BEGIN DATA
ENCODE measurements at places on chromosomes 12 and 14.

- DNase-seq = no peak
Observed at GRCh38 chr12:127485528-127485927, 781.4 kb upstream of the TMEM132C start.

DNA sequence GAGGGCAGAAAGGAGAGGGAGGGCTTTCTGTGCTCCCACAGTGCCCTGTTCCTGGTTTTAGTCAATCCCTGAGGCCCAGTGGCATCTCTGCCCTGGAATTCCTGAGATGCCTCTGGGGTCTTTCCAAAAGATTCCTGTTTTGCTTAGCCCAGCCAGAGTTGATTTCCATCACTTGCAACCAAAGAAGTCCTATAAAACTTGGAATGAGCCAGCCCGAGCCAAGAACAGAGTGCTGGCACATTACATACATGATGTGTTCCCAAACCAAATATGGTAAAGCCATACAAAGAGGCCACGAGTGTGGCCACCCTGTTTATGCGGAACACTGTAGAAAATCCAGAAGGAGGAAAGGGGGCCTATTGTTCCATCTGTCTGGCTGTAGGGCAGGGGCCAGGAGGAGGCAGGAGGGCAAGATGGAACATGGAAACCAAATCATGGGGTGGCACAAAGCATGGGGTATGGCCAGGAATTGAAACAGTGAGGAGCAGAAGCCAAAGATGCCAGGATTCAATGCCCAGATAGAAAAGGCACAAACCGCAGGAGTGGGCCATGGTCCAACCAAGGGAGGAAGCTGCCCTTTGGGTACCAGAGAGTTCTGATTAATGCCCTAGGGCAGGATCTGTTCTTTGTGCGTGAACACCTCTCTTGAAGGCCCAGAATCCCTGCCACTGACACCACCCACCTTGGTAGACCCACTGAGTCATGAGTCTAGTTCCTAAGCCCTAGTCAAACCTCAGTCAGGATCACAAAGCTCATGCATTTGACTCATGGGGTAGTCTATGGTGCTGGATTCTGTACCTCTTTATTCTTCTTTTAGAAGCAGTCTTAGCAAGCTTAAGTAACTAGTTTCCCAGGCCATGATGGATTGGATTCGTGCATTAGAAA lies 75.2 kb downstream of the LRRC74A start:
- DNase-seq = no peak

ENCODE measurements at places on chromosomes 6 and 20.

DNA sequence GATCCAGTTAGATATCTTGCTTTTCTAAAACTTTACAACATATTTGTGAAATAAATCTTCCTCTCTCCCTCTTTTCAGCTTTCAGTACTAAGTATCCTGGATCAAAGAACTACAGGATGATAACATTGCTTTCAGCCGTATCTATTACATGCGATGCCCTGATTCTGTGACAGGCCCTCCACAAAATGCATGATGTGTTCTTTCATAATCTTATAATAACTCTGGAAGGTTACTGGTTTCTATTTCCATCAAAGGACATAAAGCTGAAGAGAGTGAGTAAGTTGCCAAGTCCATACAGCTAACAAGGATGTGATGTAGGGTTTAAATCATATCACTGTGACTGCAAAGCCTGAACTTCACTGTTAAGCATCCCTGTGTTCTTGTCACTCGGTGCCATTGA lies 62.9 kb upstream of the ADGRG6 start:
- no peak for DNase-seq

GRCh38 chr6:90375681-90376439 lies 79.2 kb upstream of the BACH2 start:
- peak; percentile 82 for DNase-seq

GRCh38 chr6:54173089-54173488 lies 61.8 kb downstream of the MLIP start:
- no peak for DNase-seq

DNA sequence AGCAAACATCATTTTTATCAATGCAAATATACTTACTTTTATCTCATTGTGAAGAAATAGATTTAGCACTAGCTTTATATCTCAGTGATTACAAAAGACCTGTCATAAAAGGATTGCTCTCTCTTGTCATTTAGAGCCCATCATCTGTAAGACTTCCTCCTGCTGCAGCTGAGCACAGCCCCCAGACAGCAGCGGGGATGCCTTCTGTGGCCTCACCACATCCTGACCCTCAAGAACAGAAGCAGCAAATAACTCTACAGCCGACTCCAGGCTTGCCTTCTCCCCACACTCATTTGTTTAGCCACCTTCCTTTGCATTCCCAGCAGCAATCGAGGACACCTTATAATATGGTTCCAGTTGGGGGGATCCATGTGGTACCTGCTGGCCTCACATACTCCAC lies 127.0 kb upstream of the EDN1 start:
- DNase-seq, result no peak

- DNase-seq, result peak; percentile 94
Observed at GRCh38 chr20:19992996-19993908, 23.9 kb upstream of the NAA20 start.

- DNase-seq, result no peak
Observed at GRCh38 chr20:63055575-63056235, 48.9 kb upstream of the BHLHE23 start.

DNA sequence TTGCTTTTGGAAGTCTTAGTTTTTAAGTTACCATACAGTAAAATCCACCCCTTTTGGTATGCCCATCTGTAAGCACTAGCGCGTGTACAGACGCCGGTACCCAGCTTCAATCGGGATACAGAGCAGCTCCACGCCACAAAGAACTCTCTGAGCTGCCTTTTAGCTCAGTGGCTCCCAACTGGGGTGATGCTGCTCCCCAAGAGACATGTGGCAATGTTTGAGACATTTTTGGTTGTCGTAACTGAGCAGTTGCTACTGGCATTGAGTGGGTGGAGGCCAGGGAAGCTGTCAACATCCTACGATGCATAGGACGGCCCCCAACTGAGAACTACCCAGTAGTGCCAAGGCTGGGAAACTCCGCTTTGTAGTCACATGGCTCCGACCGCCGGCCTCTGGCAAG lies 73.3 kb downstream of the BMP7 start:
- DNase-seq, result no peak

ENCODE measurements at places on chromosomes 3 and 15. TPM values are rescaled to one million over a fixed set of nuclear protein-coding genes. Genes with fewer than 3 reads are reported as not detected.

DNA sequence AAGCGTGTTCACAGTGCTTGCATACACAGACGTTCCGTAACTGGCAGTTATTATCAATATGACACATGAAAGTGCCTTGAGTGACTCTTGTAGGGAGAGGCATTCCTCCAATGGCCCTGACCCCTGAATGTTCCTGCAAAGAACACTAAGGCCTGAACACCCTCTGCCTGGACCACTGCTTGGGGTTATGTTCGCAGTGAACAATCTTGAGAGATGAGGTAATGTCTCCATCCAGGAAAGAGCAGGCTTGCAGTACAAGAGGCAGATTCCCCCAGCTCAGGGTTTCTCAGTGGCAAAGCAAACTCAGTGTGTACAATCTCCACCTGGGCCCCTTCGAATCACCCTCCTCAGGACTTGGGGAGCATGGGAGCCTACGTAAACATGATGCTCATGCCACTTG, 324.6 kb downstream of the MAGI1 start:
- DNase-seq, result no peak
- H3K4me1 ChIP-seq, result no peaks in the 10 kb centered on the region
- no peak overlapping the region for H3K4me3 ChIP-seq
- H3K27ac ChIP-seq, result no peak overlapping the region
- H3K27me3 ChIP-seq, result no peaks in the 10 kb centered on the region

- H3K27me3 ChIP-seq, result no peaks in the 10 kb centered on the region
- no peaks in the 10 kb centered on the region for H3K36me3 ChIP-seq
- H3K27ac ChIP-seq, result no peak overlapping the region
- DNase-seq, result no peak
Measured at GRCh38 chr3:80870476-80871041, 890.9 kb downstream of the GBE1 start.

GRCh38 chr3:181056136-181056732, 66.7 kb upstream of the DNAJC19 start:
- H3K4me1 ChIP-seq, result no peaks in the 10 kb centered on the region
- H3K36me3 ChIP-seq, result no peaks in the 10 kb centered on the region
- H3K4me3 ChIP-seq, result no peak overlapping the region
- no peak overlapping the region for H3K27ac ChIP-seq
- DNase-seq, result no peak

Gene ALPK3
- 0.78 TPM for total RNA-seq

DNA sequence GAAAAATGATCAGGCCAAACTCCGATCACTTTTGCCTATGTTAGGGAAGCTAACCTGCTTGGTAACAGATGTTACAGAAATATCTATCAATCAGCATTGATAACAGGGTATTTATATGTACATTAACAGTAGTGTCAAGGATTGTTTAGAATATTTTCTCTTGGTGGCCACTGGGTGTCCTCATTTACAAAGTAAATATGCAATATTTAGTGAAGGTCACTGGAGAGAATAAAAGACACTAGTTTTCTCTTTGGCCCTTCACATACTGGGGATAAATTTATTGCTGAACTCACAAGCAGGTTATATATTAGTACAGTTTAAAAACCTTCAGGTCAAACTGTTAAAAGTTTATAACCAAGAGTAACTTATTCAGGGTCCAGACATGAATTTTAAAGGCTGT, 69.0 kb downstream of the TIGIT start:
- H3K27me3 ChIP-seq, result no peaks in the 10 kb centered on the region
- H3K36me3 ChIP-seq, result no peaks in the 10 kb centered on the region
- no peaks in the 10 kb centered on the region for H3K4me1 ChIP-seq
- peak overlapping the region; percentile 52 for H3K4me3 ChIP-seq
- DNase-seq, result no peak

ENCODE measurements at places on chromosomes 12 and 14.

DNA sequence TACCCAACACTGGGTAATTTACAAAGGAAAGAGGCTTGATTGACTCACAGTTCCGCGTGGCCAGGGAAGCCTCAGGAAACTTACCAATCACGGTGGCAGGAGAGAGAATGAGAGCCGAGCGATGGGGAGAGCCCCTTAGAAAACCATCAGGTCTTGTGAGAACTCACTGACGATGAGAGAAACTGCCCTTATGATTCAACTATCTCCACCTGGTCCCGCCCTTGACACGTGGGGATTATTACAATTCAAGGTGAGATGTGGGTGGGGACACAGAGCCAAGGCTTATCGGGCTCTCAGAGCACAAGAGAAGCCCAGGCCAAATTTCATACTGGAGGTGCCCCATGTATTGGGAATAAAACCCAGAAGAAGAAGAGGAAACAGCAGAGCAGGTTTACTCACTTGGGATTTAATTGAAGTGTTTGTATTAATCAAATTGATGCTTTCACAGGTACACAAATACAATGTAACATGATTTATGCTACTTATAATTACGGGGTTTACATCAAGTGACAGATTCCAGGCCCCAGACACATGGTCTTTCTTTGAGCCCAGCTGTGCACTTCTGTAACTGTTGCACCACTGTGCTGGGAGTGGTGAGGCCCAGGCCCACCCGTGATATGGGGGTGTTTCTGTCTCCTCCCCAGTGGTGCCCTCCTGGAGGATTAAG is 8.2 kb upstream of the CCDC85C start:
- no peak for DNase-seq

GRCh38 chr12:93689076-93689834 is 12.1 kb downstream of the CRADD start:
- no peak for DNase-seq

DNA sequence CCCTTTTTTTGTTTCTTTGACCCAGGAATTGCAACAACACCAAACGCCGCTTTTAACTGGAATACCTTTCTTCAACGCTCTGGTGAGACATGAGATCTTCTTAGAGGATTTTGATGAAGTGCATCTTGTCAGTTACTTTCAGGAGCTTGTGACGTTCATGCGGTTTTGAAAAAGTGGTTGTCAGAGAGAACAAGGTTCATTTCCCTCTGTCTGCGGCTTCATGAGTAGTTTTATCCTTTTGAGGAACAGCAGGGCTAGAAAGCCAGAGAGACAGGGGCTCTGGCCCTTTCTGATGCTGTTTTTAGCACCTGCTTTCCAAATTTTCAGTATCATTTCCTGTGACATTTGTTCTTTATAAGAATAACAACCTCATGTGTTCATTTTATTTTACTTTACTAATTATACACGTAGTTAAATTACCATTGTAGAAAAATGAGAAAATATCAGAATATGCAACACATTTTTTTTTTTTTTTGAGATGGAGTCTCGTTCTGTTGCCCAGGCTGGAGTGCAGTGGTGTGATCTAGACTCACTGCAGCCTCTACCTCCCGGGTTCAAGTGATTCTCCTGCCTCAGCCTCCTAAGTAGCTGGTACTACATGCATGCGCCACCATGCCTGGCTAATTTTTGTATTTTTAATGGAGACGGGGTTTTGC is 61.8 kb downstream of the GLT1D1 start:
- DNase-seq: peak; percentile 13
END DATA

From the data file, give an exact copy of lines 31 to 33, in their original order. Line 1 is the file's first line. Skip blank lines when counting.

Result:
- DNase-seq, result no peak
Measured at GRCh38 chr3:80870476-80871041, 890.9 kb downstream of the GBE1 start.

GRCh38 chr3:181056136-181056732, 66.7 kb upstream of the DNAJC19 start: